Vaccines are safe for Americans, Slaoui told CNN’s Jake Tapper on “State of the Union,” and with two separate vaccine makers — Moderna and Pfizer — reporting their vaccines are about 95% effective with no major safety concerns, “it’s almost a full insurance against this pandemic,” he said.
Slaoui, the chief scientific adviser of Operation Warp Speed, told Tapper that the operation has stayed out of the political arena, but, when asked about the transition between the Trump administration and incoming Biden administration, said: “Smoothness is what we all aim for and therefore it would be better.”
The trickle down effects of inaction in Washington, DC, are being felt most acutely at the state and local level, where even officials who acknowledge the extent of the crisis are hesitant to take bold action and implement the kind of drastic measures proven to help curb the spread of the virus.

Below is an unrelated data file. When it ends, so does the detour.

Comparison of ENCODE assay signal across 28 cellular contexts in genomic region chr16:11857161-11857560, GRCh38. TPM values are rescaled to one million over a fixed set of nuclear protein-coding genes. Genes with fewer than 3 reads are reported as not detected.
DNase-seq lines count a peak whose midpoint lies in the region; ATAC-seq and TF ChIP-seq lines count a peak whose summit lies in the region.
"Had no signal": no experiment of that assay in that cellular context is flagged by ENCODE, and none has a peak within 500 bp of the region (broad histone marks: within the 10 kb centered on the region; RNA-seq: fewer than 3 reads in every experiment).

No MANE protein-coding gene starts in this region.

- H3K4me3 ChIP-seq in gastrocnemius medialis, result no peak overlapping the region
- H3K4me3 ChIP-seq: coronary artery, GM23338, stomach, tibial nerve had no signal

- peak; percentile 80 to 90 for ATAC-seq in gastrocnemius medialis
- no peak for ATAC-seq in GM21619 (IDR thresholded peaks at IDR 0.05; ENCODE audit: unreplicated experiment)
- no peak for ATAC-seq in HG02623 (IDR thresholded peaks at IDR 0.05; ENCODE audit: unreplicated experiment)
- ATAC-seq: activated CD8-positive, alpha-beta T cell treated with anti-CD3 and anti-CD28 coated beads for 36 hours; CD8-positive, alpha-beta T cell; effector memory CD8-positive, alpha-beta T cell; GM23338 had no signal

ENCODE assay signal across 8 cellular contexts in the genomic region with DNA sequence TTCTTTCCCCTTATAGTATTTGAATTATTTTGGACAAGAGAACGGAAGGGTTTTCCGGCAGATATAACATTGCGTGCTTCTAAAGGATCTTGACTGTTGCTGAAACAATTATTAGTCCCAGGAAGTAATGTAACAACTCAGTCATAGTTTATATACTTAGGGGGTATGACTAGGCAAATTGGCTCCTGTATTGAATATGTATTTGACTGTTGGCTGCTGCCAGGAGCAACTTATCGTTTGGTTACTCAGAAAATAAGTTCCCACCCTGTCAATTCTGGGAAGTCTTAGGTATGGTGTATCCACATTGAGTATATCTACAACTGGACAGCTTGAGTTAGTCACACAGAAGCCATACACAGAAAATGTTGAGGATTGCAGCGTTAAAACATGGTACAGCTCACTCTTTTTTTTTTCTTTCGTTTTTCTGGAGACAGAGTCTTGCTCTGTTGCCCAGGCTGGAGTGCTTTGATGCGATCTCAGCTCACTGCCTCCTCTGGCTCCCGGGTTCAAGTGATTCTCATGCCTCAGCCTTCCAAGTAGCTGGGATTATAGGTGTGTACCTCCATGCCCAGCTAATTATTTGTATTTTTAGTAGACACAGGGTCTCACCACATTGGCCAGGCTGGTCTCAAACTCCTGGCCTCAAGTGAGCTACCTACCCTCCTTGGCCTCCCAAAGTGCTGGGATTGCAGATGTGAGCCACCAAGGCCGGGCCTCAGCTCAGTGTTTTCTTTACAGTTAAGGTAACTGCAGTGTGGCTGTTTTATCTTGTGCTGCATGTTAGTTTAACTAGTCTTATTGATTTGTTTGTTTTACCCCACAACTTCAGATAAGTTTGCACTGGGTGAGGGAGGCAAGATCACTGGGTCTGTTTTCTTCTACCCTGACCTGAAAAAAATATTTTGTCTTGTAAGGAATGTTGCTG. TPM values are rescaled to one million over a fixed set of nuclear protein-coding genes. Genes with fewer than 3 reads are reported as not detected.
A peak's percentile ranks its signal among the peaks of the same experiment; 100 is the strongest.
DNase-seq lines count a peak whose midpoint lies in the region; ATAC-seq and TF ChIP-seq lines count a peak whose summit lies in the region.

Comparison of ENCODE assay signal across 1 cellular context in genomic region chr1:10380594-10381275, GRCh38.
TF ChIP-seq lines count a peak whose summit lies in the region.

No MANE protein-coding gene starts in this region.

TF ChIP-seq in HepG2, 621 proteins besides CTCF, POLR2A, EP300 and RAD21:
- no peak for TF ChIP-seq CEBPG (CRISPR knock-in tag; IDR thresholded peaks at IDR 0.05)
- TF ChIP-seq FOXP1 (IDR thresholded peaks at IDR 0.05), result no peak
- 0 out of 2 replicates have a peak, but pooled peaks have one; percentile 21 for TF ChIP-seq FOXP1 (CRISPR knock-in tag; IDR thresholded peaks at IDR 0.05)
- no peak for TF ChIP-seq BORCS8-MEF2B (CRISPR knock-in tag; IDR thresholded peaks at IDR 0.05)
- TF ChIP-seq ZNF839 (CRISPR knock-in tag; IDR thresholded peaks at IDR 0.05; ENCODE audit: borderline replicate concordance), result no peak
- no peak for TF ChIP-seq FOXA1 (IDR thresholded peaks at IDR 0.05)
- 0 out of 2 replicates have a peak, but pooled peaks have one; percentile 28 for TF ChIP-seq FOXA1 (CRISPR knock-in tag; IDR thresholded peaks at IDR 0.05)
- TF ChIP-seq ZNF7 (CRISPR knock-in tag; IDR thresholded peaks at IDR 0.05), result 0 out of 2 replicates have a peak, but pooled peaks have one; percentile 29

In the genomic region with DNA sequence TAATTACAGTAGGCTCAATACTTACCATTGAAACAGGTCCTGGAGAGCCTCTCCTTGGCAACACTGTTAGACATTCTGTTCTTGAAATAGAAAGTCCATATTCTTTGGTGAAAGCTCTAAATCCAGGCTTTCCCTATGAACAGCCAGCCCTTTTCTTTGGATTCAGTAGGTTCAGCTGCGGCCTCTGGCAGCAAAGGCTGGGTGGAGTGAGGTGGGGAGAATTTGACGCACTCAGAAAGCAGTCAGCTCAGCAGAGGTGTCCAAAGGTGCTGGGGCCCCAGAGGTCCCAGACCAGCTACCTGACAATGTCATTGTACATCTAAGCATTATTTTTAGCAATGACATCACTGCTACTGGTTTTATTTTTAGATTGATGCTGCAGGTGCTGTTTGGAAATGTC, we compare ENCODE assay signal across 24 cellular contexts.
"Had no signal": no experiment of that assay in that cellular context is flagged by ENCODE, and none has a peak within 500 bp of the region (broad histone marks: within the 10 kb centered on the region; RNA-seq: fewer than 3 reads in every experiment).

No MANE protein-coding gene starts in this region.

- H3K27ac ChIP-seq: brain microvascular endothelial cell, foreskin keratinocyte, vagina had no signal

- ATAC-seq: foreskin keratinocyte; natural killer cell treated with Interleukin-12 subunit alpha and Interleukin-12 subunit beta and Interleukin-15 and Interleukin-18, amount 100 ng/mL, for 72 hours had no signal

“You shut nonessential workplaces or indoor dining, you’re basically putting a bullet in them,” New Jersey Gov. Phil Murphy, a Democrat, said on Friday about the absence of federal aid, suggesting that something like a “two-week pause” is effectively out of the question without a capital boost from Capitol Hill.
Sara Nelson, the international president of the Association of Flight Attendants-CWA, ripped Senate Republicans over their hesitance to act — a contrast with the body’s relatively swift passage of the initial $2 trillion package back in March.
“With more than 12 million cases, over a quarter million Americans dead, more than 60 million unemployment claims filed since March, 8 million people have been pushed into poverty, and over one hundred thousand businesses shuttered, the same exact Senate has recessed without even the notion of hope of relief for Americans destined to die more likely from homelessness than a raging pandemic,” Nelson said. “Anyone musing politics makes inaction explainable better just resign now and let the patriotic essential workers take the reins.”